The Witch’s Daughter

The Witch’s Daughter by Paula Brackston

Book: The Witch’s Daughter by Paula Brackston Read Free Book Online
Authors: Paula Brackston
certain … not the head, nor any limbs.’ She looked at her mother, brows creased, trying to picture in her mind how the baby could be arranged in its mother’s womb. ‘I think … yes, I feel the child’s back, and here, its shoulder.’
    Old Mary cursed quietly, ‘ ’Tis as I feared—the babe lies crossways.’
    Mistress Prosser began to weep.
    Anne held Bess in her gaze. ‘Feel for the top of the shoulder. Work your fingers over the bone. I will aid you from outside, but you must turn that baby so that his head is drawn downward.’
    ‘There is no room. I cannot take a hold…’
    ‘You must!’
    Bess searched with her fingertips, finding her way to the nape of the unborn child’s neck and then over its tiny shoulder. She pulled, gently at first, then with more force. ‘It will not move.’
    Old Mary stepped forward to whisper in Anne’s ear, but her words were audible to all.
    ‘Anne, I have the hooks…’
    ‘No!’ Anne was adamant. ‘Not while the infant still lives.’ She turned to Bess again. ‘Keep trying,’ she said.
    Bess did as she was told but feared her efforts would prove fruitless. The slippery baby seemed stuck fast in its impossible position. A terrifying image came into Bess’s mind. She recalled with frightening clarity the time her father had failed to deliver a particularly large calf. After battling for hours, he had thrown up his hands and sent Bess to the dairy to fetch the cheese wire. He had used it, with slow and deliberate movements, to slice the calf into pieces so that they might take it out and save the cow. No one could be certain the creature had been dead before he started dissecting it. Bess could see now the pathetic limbs and hooves lying in a gory mess beside its mother. The cow herself had died the following day. Bess blinked the picture from her mind. She must stay calm. She must be steadfast. If she was not, Sarah would pay the price with her life. Bess redoubled her efforts, shutting from her thoughts the notion that she might harm the child—it had to come out. At last she began to detect some shifting in its position. Anne noticed it too.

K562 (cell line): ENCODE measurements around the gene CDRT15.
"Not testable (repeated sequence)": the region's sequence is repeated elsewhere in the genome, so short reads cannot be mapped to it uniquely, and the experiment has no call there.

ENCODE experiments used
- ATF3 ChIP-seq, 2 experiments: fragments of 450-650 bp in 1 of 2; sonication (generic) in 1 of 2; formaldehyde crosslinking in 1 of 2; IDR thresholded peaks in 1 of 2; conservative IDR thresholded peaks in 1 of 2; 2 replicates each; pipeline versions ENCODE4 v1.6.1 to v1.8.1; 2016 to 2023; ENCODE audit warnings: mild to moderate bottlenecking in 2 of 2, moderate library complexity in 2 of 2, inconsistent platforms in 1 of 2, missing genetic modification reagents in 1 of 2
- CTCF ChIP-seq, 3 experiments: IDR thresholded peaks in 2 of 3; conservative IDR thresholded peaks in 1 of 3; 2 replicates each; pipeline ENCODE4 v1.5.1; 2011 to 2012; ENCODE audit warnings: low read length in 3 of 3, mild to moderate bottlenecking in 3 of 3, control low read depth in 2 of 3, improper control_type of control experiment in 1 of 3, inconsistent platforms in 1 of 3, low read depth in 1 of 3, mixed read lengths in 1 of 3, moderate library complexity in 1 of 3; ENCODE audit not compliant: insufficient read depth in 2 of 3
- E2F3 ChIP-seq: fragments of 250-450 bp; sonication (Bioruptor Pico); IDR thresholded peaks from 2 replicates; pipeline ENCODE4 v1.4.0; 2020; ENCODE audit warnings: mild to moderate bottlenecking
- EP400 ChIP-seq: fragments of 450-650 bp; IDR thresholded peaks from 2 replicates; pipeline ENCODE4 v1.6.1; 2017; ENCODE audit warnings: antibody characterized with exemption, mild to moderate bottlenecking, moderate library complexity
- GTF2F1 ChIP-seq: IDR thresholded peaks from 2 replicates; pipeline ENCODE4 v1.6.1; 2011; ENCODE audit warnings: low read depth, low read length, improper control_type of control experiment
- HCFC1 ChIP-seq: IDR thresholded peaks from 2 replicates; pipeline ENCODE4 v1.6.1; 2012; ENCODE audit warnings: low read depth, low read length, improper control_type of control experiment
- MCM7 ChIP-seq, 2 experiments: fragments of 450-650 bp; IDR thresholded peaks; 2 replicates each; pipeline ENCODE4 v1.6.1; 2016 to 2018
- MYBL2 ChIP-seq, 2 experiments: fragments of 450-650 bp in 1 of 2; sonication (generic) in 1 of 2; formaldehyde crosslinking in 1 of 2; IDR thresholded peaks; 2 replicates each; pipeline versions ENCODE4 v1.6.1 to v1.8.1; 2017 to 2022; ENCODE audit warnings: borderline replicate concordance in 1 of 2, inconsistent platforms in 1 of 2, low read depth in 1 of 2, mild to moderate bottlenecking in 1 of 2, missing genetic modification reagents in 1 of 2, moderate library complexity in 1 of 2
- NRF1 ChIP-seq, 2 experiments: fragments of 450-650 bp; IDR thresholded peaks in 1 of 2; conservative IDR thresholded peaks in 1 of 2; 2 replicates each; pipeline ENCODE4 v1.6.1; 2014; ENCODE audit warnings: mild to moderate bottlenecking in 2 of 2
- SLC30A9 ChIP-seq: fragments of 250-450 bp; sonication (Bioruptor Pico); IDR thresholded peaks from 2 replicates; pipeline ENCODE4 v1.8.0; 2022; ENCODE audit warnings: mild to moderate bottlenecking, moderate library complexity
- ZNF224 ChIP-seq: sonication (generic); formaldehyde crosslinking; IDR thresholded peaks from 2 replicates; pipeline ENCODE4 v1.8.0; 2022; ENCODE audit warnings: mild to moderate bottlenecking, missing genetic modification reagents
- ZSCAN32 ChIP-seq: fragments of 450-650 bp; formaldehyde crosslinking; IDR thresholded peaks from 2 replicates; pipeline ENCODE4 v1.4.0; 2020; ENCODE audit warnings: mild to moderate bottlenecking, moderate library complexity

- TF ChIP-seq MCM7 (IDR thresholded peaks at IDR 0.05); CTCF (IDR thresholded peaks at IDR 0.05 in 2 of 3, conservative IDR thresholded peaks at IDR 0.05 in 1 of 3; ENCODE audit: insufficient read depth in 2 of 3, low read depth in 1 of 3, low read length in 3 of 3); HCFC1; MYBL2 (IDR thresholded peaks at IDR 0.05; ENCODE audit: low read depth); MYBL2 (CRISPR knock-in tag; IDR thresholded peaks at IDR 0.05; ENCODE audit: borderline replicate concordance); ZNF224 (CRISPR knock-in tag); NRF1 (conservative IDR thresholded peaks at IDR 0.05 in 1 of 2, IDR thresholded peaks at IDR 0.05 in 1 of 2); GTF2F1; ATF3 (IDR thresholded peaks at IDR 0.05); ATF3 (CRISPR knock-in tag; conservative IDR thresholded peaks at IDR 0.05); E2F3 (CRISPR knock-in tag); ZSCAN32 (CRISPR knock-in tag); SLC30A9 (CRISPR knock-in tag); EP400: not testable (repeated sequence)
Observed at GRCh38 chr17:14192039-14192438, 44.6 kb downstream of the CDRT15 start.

‘Do not let it slip back,’ she said.
    Bess prized the shoulder to one side and felt the head moving downward toward the birth canal. At that moment, a powerful contraction swept through Sarah’s body. The girl was now too weak to scream and instead emitted an eerie wail.
    Old Mary stepped forward.
    ‘Bear down, child! Do not falter now. Push!’
    Now she screamed. With one last, gargantuan effort, with strength summoned from an unknowable place that exists hidden within every mother, Sarah screamed and pushed.
    Bess gasped as her hand and the baby were driven out. Everything happened with such speed she barely had time to grab the infant as it slithered onto the blood-soaked linen.
    ‘Look!’ Bess cried. ‘He’s out! A boy!’
    Anne examined the child who protested loudly, much to the relief of everyone in the room.
    ‘The Lord be praised!’ whispered Mistress Prosser, raising her daughter’s hand to her lips.
    Old Mary smiled a toothless grin, ‘The Lord and young Bess here,’ she said. ‘She surely be her mother’s daughter.’
    Bess watched the baby wrapped in warm swaddling and handed to his mother. Sarah kissed the top of her newborn’s head, her face transformed, the cloud of death removed and replaced by the warm joy of life. She looked up at Bess.
    ‘Thank you, Bess,’ she said.
    ‘I need no thanks beyond seeing you and the babe safe and well, Sarah.’
    ‘I will never forget what you have done for us,’ Sarah said, before closing her eyes.
    Bess felt her mother’s hand on her arm.
    ‘Come, Bess. Let us leave her to rest.’
    ‘I feared I might fail,’ she confessed.
    Her mother smiled. It was a smile that from anyone else might have been said to betray pride. She shook her head. ‘You did well, child,’ she told her daughter. ‘You did well.’
    A week later, at the start of the

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